Washington has more than 116,000 workers in the energy sector, including more than 54,000 workers in the traditional energy sector and almost 62,000 in energy efficiency. Washington leads the Pacific Northwest in terms of total utility employment and that number is expected to grow by 6.1 percent by 2020. However, 17 percent of energy workers in the Pacific Northwest are expected to retire within 5 years. The energy industry also continually faces a skills gap, with 77 percent of energy companies finding it difficult to hire qualified employees.
To overcome these challenges, the legislation helps meet the needs of a changing energy sector by establishing a 21st Century Energy Workforce Advisory Board at the Department of Energy to develop the model energy training curriculum.
The legislation also creates a $20 million a year competitive workforce grant program to work with community colleges and apprentice programs to provide students with the skills needed to succeed in the energy industry. Filling these jobs will help grow Washington’s economy, as energy workers in the state earn almost $30,000 more annually than the average salary.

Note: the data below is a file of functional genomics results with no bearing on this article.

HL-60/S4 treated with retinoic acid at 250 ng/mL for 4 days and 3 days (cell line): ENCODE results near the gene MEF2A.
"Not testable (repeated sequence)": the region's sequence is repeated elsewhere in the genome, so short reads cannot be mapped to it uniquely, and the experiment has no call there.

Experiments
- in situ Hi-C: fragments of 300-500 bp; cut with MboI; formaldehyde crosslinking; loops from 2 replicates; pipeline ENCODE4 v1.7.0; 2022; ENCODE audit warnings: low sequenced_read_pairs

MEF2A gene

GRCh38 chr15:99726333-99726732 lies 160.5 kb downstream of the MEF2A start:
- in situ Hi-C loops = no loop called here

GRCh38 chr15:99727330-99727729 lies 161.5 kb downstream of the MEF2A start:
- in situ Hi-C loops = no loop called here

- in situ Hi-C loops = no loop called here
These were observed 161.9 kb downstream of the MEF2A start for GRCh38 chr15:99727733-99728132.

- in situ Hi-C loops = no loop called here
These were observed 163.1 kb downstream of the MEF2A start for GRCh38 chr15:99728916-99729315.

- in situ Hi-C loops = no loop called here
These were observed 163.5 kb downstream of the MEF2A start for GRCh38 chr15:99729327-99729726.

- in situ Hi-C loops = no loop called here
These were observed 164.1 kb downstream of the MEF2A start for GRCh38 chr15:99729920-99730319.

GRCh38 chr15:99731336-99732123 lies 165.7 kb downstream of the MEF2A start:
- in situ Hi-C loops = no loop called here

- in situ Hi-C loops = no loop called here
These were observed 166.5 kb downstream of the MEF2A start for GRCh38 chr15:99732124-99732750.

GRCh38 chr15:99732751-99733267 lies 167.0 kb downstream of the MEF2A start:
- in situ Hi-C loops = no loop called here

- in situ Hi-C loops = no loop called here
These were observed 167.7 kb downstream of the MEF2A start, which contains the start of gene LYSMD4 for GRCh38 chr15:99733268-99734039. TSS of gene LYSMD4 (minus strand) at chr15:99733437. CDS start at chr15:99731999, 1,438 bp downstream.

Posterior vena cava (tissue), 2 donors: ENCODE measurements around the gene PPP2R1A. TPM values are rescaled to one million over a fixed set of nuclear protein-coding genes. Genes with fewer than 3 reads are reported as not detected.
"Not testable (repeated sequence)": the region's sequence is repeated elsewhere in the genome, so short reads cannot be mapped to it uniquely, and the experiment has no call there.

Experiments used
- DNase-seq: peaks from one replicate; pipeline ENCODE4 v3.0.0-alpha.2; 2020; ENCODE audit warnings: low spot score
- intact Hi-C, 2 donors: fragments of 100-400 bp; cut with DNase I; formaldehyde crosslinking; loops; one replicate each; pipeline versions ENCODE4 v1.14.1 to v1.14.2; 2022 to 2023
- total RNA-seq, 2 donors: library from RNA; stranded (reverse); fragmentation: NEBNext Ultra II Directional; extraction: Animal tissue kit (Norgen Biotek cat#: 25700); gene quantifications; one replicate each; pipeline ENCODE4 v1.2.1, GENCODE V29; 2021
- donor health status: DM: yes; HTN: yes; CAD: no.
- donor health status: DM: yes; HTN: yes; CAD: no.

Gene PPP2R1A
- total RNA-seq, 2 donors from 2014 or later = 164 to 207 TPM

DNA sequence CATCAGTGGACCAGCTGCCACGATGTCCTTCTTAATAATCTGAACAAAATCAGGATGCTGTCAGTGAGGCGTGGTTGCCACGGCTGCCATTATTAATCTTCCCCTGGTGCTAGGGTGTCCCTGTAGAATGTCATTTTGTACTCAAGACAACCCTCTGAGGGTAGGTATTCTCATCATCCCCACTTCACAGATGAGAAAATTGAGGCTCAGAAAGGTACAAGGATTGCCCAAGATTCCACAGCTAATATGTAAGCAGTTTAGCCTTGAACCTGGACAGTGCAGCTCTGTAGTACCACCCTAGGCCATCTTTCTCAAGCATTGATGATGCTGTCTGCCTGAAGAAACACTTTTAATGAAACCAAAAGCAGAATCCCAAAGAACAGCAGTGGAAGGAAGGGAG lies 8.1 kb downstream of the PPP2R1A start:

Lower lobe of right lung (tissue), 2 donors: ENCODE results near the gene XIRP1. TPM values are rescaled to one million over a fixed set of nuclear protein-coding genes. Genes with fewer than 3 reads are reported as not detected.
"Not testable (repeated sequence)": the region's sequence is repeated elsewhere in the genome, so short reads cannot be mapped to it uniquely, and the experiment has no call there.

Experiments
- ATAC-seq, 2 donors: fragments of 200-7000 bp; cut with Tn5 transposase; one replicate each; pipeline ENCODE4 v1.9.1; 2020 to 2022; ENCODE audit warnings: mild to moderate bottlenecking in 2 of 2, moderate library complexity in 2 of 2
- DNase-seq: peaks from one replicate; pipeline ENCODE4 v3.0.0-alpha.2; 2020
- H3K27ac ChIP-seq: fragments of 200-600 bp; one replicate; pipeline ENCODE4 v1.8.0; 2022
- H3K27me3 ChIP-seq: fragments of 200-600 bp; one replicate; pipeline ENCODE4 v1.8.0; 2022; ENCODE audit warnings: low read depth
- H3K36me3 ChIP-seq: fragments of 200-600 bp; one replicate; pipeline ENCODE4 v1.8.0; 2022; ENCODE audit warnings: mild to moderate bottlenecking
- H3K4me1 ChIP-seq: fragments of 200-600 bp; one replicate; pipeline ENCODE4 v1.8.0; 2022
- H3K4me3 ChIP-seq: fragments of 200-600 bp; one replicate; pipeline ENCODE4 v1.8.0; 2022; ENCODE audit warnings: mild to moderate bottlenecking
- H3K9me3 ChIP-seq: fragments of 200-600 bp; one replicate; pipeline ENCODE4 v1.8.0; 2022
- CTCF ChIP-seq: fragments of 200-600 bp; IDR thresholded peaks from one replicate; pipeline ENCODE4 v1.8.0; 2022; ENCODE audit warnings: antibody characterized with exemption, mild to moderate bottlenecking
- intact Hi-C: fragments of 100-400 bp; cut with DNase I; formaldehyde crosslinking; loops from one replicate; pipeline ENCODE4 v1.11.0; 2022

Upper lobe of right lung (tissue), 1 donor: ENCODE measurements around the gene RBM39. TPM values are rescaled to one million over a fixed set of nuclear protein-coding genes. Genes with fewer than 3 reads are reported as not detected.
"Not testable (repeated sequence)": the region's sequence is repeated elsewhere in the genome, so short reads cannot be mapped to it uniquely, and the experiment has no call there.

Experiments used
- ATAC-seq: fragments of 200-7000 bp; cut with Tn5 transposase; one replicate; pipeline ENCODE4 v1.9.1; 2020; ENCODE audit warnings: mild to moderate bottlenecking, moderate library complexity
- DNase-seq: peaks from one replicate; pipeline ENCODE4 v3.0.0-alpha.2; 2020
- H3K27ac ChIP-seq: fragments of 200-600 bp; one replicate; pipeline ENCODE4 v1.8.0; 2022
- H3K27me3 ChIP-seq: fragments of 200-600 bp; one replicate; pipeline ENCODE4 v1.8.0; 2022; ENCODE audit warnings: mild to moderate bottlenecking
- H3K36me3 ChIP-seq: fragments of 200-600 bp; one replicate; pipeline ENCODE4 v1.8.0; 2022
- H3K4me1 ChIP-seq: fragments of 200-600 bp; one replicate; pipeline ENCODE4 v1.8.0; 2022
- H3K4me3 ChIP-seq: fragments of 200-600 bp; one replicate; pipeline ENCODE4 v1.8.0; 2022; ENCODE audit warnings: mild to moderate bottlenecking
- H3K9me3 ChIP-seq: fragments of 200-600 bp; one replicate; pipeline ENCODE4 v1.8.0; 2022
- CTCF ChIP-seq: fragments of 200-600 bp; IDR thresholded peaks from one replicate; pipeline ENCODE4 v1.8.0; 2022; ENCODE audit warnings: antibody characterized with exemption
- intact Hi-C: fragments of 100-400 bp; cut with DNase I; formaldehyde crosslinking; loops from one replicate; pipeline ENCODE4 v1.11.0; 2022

Fuel Efficiency Innovation for Heavy-Duty Trucks
Transportation remains one of our largest users of energy and sources of emissions. Heavy-duty trucks alone account for about 20 percent of GHG emissions and oil use in the transportation sector. Currently, the average fuel efficiency for heavy-duty trucks is around 6 miles per gallon. Increasing the efficiency to 10 miles per gallon has the potential to save $25,000 a year in fuel costs and reduce emissions by 35 percent per heavy-duty truck.
The legislation directs the Department of Energy to carry out a research and development program for medium- and heavy-duty trucks to help create and commercialize the next generation of fuel efficient truck technology with a goal of improving freight efficiency by 50 percent.
Paccar, one of the largest medium and heavy-duty truck and engine manufacturers in the world, is based in Bellevue and employs 2,682 people in Washington state.
Permanent Reauthorization of the Land & Water Conservation Fund